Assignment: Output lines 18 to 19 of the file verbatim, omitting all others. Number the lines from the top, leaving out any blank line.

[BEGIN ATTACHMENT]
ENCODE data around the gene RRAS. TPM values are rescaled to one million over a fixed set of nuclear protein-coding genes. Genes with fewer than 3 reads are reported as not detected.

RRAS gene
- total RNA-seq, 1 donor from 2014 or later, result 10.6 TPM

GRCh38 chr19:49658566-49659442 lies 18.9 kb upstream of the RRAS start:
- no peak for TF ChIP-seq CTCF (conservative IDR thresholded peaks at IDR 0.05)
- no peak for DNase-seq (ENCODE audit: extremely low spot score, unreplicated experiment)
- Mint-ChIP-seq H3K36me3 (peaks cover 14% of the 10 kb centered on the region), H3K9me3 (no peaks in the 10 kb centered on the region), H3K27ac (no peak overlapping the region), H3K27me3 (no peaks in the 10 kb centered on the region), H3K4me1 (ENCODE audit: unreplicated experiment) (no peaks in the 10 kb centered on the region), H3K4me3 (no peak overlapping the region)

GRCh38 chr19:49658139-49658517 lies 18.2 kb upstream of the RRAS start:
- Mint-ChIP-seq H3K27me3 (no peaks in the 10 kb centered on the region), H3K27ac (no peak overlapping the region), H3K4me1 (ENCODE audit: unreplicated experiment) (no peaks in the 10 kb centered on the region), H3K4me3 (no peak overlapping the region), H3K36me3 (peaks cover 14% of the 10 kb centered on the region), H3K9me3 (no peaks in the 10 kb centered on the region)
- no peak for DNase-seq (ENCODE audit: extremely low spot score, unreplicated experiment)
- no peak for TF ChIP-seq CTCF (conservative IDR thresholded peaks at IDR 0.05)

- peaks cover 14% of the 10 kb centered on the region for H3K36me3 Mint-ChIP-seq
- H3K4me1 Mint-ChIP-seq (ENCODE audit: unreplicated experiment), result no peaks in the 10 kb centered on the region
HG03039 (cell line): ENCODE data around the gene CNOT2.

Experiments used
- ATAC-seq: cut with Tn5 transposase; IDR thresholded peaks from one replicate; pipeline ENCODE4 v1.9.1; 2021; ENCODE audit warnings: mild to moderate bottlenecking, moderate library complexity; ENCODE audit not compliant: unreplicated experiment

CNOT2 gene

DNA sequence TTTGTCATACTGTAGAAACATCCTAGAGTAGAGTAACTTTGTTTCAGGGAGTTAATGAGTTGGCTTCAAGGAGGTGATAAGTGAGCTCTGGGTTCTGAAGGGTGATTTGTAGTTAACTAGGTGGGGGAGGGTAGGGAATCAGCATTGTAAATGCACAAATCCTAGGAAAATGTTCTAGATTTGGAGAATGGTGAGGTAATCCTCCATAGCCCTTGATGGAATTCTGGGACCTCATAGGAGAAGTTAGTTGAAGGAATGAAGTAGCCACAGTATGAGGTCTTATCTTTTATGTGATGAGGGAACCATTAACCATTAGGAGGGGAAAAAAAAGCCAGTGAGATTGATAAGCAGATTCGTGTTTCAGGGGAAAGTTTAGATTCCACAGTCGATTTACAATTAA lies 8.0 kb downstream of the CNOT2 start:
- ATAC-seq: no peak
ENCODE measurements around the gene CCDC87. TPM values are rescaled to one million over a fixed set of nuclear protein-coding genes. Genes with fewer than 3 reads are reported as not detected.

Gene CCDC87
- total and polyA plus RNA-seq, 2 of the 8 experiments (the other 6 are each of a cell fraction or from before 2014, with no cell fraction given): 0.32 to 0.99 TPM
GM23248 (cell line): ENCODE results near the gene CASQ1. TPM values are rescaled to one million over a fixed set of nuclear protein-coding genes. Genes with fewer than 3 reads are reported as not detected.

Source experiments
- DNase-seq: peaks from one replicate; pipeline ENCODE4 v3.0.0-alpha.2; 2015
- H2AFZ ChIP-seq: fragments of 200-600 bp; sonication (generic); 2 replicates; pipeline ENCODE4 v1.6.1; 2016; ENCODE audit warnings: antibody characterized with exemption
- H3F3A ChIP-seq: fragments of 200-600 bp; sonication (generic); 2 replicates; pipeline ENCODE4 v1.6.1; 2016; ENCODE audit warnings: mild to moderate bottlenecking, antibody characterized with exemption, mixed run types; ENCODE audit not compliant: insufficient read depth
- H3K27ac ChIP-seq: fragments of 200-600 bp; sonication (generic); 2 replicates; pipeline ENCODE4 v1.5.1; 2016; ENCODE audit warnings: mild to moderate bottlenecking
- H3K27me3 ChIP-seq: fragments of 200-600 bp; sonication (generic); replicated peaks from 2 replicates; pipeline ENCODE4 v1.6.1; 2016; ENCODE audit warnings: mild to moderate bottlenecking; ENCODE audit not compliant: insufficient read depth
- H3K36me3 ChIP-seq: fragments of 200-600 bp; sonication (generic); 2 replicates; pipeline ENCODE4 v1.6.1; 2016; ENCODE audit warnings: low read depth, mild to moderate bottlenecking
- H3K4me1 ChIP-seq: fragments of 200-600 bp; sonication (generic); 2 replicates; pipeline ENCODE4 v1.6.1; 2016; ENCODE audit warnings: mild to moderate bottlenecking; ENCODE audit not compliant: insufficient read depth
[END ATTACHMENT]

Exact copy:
DNA sequence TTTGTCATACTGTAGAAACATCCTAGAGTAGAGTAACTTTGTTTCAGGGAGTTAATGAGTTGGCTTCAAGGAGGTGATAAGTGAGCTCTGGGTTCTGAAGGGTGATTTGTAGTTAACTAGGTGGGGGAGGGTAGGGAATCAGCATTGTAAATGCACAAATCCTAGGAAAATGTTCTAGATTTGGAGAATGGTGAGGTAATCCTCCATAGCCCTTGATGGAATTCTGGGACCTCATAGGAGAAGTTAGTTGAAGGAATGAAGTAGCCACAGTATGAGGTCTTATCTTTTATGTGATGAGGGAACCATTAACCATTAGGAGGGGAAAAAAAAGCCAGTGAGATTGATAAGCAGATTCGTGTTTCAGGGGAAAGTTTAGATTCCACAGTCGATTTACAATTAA lies 8.0 kb downstream of the CNOT2 start:
- ATAC-seq: no peak